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Re: Culturing from Commercial Beer
« Reply #39 on: February 16, 2015, 02:24:55 AM »
It only takes one viable cell to grow a culture. In fact, all pure cultures start out as a single cell.  The well-isolated colonies on the plates that I posted earlier in this thread are each the offspring of a single cell.

With that said, I look at culturing BRY 96 from a bottle of SNPA as yeast culturing training wheels.  It is a relatively easy task to perform because one is usually dealing with a relatively fresh sample, and SNPA is not a high ABV beer. 

If SNPA had not existed when I first started to brew, I would have never learned as much as I have about yeast.  I am also fairly certain that brewing would have been a passing fad.   Bottle culturing led to pure culture isolation, which led to maintaining a bank of yeast cultures on slant.  Maintaining a bank of yeast cultures on slant led to a level of understanding of the yeast life cycle that brewing alone would have never touched. Now, I can order yeast from any culture collection in the world without fear that I will not be able to handle the task of growing a tiny amount of expensive yeast into a large amount of yeast.  I can also collect and isolate wild stains.   

While high quality yeast cultures were more difficult to obtain when I first started to culture yeast, there is no freedom like the freedom to use any culture in the world without having to wait until one of the major yeast manufacturers carries it.  It is still worth the effort to learn aseptic and single-cell isolation technique, and it is still worth the effort to maintain a yeast bank.  Today, I primarily brew with cultures that are unobtainable via the home brew trade and bottle-conditioned beer, and it all started with culturing the dregs from a bottle of SNPA.

In closing, the number of brewing strains available around the world is easily between an order and two orders of magnitude greater than the number of strains available from Wyeast and White Labs.  For example, anyone who loves brewing porter should look into the Taylor Walker strain.  One will not be able to order this strain from Wyeast or White Labs because neither yeast company carries it.  However the Taylor Walker strain is available from the National Collection of Yeast Cultures as NCYC 240.  Conversely, anyone who loves brown ale should look into acquiring S&N's Tyneside strain if brewing Northern Brown Ale or Mann's strain (NCYC 352) if brewing a Southern Brown Ale.   All of these strains are available to brewers who take the initiative to learn aseptic transfer technique as well as how to prepare absolutely sterile wort.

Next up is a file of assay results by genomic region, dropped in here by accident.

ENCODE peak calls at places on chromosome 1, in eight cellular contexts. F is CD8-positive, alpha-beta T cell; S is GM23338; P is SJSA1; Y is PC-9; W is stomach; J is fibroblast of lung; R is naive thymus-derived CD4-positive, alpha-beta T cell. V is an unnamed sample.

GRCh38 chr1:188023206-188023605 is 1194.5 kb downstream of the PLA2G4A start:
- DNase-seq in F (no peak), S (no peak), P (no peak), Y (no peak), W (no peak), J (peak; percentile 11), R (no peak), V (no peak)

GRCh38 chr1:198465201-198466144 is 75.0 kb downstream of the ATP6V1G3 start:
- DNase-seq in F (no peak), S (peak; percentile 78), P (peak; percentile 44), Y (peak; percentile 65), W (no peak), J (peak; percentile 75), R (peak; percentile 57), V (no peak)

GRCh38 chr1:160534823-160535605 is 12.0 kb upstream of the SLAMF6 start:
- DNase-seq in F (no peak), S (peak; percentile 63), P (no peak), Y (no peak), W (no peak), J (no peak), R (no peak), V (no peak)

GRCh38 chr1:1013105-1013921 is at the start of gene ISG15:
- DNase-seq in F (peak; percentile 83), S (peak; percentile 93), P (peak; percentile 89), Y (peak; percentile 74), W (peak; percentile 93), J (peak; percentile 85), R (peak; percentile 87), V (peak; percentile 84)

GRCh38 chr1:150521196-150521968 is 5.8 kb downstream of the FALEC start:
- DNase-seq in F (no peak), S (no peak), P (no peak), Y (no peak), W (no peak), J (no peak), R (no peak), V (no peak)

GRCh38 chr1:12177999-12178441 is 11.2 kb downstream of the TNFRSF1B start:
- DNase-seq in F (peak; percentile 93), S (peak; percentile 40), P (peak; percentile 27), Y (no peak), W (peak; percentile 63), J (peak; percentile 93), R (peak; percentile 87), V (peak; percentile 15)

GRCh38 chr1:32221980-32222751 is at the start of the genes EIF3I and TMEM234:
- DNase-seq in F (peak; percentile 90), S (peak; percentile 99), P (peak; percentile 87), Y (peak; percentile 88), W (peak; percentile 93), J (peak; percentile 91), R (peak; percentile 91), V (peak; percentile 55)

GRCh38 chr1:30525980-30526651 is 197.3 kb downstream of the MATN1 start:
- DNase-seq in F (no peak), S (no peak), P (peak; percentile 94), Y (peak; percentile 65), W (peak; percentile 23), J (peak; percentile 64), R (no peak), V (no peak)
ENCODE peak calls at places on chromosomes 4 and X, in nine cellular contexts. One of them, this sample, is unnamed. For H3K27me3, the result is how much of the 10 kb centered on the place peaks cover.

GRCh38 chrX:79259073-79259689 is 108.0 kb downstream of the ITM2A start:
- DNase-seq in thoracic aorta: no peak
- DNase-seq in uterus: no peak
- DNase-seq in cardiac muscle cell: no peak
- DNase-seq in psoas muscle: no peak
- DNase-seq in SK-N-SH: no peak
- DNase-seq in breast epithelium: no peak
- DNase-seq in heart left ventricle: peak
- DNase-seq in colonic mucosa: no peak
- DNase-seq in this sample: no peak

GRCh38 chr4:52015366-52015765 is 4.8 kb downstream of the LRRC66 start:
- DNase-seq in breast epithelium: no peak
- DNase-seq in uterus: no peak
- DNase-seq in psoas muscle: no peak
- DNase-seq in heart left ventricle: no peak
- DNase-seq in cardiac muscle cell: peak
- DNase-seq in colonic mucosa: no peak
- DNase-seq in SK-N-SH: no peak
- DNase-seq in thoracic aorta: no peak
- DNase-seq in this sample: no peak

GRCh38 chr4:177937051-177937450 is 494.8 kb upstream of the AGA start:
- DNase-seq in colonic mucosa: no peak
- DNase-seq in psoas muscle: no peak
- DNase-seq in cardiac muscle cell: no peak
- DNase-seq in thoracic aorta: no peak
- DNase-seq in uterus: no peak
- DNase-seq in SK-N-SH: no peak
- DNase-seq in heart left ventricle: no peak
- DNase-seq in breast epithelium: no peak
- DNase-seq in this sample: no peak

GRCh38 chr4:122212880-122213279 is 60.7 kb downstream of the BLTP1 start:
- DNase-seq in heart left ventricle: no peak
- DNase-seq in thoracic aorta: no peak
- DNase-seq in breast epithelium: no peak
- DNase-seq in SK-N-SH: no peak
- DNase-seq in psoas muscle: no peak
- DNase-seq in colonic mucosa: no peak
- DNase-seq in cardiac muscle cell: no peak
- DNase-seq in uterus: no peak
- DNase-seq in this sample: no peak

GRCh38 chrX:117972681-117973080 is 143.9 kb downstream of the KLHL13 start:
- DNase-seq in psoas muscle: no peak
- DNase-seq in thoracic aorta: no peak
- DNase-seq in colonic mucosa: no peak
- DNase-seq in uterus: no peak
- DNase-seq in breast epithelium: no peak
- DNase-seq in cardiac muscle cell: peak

« Last Edit: February 16, 2015, 02:28:34 AM by S. cerevisiae »

Offline flbrewer

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Re: Culturing from Commercial Beer
« Reply #40 on: February 18, 2015, 12:51:35 PM »
Just an update...finished two steps, everything looks good. Completing a 1 liter step this morning (picture from 8 hours after the 1 liter step), but I'm thinking in the past my starters were 2 liters. Thoughts?

« Last Edit: February 18, 2015, 09:53:43 PM by flbrewer »

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Re: Culturing from Commercial Beer
« Reply #41 on: February 18, 2015, 11:16:17 PM »
Just an update...finished two steps, everything looks good. Completing a 1 liter step this morning (picture from 8 hours after the 1 liter step), but I'm thinking in the past my starters were 2 liters. Thoughts?



That starter looks good. If you aerate your wort well, the difference in cell count between a 1L starter and a 2L starter is approximately 90 minutes of propagation time.  The one area where a larger starter for five gallons makes sense is higher gravity brewing.  We need to pitch a larger cell count with high-gravity brewing due to the initial cell loss to osmotic pressure.

Offline flbrewer

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Re: Culturing from Commercial Beer
« Reply #42 on: February 19, 2015, 12:03:11 AM »
"90 minutes of propagation time", can you elaborate?

This wasn't on a stir plate and I shook it up. Not sure how well that is.

Offline TMX

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Re: Culturing from Commercial Beer
« Reply #43 on: February 19, 2015, 03:08:02 AM »
IIRC 90 min is one growth cycle